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At one point I gather you were considering Enzo Castellari to direct Zombi 2…

This is true, Originally we called Castellari, later we decided on Fulci. This is the real  story.

How would you compare and contrast Fulci and Castellari as directors?

Castellari is a good director, very good for action pictures…

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… a real pro, though as I keep saying, Fulci was a cut above all of them.

When you started working together, did you see any evidence of Fulci’s famous eccentricity?

(Laughing) I already knew that Fulci was a strange man… the first morning when we were shooting Zombi 2 in Manhattan, with the boat in the harbour, we had many problems… which is pretty normal for me. Fulci seemed to be very angry as we were trying to get the first shot, and suddenly he announced that he wasn’t going to do it. I called Lucio over with the rest of the crew, and I said: “Bye bye, if you won’t do it, then the picture is finished” Suddenly he was no longer furious, he said: “I’m only joking, I’ll get to work”… a fantastic character!

I heard that the original guy who was made up as a zombie to fight the shark underwater had a panic attack and ran away…

Yeah, that’s right! (Laughs)

Is it true that some footage which Fulci shot for Zombi 2 ended up in Zombi Holocaust?

No, not true.

What did you think of the way the American distributors re-cut Zombi Holocaust before releasing it as Doctor Butcher M.D.?

Really? I don’t know anything about that… very strange!

Zombi 2 was a huge international success…

Yes, in the United States, all over the world… but I think The Beyond is a better picture.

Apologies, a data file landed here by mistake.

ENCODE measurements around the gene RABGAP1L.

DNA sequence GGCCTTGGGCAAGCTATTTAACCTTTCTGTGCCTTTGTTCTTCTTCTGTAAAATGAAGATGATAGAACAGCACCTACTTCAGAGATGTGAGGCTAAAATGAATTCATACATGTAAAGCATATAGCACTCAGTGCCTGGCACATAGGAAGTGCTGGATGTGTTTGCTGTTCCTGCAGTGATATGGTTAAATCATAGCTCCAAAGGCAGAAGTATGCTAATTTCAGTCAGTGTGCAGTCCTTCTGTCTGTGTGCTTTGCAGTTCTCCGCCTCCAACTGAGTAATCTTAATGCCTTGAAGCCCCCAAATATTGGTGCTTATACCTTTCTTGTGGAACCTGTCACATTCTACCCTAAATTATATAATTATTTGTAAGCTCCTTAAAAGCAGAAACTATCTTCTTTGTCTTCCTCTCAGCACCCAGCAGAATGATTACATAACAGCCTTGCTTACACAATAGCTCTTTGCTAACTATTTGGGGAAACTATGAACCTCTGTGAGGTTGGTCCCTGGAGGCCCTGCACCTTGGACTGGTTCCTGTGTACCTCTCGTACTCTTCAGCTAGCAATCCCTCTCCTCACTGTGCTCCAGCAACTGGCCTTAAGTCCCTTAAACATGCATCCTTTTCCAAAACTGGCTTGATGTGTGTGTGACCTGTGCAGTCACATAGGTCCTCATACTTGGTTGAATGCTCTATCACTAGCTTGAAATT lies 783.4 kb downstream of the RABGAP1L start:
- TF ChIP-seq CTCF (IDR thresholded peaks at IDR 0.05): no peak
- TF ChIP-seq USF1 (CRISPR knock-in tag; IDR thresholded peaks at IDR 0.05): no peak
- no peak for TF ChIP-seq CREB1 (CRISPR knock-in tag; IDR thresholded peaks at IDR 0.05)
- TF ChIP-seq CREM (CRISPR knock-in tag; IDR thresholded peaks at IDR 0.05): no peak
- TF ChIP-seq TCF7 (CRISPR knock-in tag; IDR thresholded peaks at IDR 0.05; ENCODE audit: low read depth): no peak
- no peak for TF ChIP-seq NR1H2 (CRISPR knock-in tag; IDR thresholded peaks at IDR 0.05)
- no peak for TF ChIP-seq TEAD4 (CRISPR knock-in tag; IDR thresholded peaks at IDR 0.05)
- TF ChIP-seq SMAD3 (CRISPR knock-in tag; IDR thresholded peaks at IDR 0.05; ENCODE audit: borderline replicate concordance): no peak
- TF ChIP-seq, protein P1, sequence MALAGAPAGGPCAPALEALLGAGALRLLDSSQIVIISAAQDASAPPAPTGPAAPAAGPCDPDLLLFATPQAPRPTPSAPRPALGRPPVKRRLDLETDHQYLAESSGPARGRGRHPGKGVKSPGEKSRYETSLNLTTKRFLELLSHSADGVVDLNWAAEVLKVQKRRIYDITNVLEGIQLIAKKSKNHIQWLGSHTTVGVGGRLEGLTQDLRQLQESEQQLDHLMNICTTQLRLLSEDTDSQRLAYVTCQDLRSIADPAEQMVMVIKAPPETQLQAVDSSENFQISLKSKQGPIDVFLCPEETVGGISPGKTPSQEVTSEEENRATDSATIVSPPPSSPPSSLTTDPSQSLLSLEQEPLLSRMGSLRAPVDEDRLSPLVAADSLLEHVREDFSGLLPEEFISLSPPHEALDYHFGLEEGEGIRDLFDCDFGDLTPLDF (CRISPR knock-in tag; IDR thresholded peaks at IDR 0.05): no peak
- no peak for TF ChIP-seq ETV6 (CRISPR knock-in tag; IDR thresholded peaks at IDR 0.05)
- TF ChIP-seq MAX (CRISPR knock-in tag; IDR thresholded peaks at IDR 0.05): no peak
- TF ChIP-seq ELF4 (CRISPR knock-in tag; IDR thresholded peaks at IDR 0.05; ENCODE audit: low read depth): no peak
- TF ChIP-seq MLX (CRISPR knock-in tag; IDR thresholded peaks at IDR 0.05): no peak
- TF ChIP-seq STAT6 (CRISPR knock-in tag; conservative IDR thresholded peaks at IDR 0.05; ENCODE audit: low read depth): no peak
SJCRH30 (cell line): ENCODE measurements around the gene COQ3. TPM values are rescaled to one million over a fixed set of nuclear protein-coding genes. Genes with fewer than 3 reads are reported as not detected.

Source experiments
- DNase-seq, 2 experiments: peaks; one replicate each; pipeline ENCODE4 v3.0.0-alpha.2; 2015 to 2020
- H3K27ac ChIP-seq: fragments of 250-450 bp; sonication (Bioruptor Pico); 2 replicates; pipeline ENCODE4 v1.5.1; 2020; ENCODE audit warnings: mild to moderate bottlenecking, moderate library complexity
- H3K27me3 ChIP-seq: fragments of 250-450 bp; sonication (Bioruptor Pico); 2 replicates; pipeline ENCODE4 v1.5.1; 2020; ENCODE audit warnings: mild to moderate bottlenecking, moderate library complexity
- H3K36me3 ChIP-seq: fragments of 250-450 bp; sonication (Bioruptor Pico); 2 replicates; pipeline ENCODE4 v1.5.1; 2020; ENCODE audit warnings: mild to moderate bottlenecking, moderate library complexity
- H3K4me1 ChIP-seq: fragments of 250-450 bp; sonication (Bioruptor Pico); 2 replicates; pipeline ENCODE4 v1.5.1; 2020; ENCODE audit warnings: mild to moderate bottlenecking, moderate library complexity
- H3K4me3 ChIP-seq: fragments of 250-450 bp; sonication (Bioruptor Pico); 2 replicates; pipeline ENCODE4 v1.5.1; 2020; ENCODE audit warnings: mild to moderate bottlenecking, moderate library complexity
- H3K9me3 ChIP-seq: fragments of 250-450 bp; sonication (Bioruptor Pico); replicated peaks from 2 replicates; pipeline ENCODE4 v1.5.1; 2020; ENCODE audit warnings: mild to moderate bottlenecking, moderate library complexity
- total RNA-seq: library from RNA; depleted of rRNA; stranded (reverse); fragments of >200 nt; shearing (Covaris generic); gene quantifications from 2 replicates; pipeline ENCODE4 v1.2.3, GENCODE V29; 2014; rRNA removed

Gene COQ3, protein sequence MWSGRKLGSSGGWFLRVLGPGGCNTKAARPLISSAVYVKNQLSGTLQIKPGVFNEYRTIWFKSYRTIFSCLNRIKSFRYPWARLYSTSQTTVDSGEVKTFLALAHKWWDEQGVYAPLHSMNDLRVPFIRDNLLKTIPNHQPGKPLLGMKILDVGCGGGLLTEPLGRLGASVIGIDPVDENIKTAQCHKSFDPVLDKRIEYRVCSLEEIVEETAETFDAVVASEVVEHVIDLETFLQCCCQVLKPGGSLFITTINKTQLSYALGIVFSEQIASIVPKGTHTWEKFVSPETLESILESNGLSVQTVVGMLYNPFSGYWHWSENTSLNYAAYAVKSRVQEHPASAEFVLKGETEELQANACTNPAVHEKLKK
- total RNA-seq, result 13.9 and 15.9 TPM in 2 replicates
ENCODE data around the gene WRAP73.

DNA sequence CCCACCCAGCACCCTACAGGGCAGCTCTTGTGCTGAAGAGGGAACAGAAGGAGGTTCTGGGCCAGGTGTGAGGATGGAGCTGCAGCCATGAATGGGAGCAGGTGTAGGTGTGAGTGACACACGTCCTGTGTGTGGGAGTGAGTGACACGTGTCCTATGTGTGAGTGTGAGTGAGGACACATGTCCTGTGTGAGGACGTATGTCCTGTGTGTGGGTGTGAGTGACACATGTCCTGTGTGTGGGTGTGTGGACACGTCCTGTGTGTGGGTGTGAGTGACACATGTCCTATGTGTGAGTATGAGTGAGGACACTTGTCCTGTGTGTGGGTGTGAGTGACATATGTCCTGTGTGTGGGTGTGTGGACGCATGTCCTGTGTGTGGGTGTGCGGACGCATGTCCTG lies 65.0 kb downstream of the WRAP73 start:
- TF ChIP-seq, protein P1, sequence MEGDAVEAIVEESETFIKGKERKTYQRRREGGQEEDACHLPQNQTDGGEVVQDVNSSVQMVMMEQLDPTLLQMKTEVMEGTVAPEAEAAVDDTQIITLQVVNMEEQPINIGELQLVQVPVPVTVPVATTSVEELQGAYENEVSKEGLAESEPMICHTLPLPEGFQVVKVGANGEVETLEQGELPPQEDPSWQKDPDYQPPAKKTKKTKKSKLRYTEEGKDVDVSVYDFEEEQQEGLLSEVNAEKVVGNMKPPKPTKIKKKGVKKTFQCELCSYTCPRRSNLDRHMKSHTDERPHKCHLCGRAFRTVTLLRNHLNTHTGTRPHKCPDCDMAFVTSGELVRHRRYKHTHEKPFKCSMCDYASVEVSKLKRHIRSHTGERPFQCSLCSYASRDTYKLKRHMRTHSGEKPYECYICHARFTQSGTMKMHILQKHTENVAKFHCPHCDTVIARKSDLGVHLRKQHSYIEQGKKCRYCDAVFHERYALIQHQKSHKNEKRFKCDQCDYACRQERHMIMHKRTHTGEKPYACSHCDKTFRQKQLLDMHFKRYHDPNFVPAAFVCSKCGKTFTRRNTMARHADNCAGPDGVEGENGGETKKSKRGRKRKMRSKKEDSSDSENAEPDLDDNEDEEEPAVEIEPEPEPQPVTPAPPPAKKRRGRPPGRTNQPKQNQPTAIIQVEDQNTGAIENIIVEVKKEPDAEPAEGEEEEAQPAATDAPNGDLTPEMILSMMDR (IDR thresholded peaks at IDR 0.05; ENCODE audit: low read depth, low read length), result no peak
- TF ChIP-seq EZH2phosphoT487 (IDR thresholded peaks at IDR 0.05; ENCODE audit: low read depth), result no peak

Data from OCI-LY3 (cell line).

That one is widely recognised as a cult classic, now…

But originally you know, it was not a great success. After two years or so, people started picking it up. If we had made that picture two years later, it would have been a big hit. It never became a big hit in terms of money, but eventually it did become a big critical success. I think it’s definitely the best picture of Fulci.

Fulci told me he was very upset about the fact that the Italian video release of The Beyond leaves out the famous pre-titles sequence…

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Maybe. I never saw the video but if Fulci said that, it must be true…

What did Fulci and Sacchetti contribute, respectively, to the conception of The Beyond?

On every picture that I made with Fulci, the idea to make the picture was mine, then I would call Sacchetti and Fulci. I gave them the idea, and then together we wrote a treatment, then the script. On The Beyond for instance, I called them and said: “Let’s make a picture about people in a house where they discover The Beyond”… this is the idea that we set out with. Sacchetti is very good for this type of picture, Fulci too of course, so it was really a collaboration between those two, to develop this idea, so when we set out to make the picture we knew what we were doing.